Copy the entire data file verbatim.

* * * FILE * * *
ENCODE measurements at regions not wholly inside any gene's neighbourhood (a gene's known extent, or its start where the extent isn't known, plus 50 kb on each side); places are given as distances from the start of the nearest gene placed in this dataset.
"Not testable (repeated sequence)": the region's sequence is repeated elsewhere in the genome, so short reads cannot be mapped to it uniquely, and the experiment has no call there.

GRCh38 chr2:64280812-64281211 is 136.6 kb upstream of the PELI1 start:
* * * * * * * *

ENCODE measurements at regions not wholly inside any gene's neighbourhood (a gene's known extent, or its start where the extent isn't known, plus 50 kb on each side); places are given as distances from the start of the nearest gene placed in this dataset.
"Not testable (repeated sequence)": the region's sequence is repeated elsewhere in the genome, so short reads cannot be mapped to it uniquely, and the experiment has no call there.

GRCh38 chr2:64280812-64281211 is 136.6 kb upstream of the PELI1 start: